In Jerusalem, with cold
I spent twenty-seven of my first forty-eight hours in Jerusalem in my hotel bed, and yesterday slept for seventeen hours. A cold and a cough that descended on me the day before I left Canada turned into a full-blown phenomenon on the plane ride into Israel. I became that coughing, sputtering, disgustingly snotty guy on the plane no one wants to sit beside. By the time we touched down in Tel Aviv my airways felt like they were on fire and every sneeze seemed likely to shatter my arms.
The last time I traveled alone to Israel I had a passport filled with stamps from Iran and Turkey. And so I spent six hours in security while the customs officials made sure, through some mysterious means, that I was not up to anything nefarious. This time my passport was lit up with stamps from Jordan, Algeria, Morocco and Pakistan, and because I spent two weeks last year passing in and out of the Spanish enclaves of Melilla and Ceuta from Morocco, I had twenty-eight Moroccan entry and exit stamps. I figured I would beat my six hour record by a couple of hours at least.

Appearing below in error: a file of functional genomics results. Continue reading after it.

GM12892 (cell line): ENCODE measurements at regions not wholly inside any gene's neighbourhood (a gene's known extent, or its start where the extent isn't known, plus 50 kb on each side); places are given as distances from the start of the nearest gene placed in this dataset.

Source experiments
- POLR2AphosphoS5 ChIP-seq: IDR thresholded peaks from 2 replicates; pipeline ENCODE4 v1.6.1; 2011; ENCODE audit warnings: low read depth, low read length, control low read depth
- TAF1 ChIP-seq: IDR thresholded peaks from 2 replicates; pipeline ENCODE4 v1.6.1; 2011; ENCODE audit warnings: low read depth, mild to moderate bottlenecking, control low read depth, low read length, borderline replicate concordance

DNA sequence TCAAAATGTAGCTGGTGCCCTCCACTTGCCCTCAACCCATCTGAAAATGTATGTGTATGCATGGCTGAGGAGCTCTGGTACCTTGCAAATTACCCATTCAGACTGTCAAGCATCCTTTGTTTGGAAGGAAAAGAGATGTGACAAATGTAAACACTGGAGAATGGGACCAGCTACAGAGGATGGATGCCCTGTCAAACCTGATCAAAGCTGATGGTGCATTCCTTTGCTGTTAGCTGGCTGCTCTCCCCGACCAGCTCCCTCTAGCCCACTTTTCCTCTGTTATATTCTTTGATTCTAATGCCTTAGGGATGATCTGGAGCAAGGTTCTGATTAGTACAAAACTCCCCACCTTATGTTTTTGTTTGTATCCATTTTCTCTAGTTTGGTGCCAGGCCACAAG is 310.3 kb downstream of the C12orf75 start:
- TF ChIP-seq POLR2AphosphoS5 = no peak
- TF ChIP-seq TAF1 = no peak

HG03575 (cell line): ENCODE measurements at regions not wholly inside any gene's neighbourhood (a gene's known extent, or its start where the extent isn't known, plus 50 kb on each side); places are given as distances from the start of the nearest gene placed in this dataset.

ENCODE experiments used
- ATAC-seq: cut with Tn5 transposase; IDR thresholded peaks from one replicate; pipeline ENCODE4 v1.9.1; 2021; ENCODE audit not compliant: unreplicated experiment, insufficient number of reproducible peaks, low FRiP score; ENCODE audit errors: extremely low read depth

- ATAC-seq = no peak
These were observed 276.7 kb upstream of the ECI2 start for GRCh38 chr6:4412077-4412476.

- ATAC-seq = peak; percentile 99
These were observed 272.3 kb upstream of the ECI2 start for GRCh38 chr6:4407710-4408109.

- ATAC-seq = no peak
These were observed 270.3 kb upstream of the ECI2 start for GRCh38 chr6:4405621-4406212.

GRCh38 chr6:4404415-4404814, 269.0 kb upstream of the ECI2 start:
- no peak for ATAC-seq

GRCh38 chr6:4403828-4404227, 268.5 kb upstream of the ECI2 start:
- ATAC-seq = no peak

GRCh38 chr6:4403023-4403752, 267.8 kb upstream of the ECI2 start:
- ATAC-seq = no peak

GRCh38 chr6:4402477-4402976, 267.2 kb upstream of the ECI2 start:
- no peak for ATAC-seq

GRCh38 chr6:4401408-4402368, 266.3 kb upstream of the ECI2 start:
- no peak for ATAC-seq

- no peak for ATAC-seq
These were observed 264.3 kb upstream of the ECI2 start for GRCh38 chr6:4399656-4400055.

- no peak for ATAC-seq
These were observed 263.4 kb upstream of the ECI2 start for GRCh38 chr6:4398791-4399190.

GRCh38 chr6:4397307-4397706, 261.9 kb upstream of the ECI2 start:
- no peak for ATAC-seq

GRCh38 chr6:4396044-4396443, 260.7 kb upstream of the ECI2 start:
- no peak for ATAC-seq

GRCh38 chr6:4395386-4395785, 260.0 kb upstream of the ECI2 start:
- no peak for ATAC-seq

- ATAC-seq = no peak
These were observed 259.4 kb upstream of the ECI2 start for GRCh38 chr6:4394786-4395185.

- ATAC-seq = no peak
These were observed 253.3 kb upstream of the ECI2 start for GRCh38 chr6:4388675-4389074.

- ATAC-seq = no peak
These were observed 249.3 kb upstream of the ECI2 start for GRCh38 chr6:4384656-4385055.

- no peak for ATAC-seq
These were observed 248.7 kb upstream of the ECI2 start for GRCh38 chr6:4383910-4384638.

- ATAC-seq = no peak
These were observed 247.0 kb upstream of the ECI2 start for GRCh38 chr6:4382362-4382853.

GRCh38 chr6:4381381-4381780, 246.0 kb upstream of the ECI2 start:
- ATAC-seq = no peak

This time, however, the travel gods offered me some mercy. I was through security in less than an hour. Aside from asking me if my wife was Moroccan and how I could possibly be a writer if I didn’t own a cell-phone, the airport security officials had little interest in me. I am sure it helped that I am scheduled to do a reading at a Jerusalem bookstore-café on the 23rd, and that my name and face are currently on the café’s website. (www.tmol-shilshom.co.il) I will write more about the café, which is one of my favourite places in the world, in an upcoming post.
I am feeling better this morning – my lungs have stopped burning, anyway – and I am looking forward to getting started on the research into the West Bank wall. I am waiting for my contacts here to get back to me. They include an anthropologist, a human rights lawyer, a Palestinian hip hop artist, a cultural centre official, and people from organizations that campaign both for and against the security barrier. I am casting my net wide in the hope of finding some stories that have not yet been told. That, I think, will be my biggest challenge on this leg of the trip.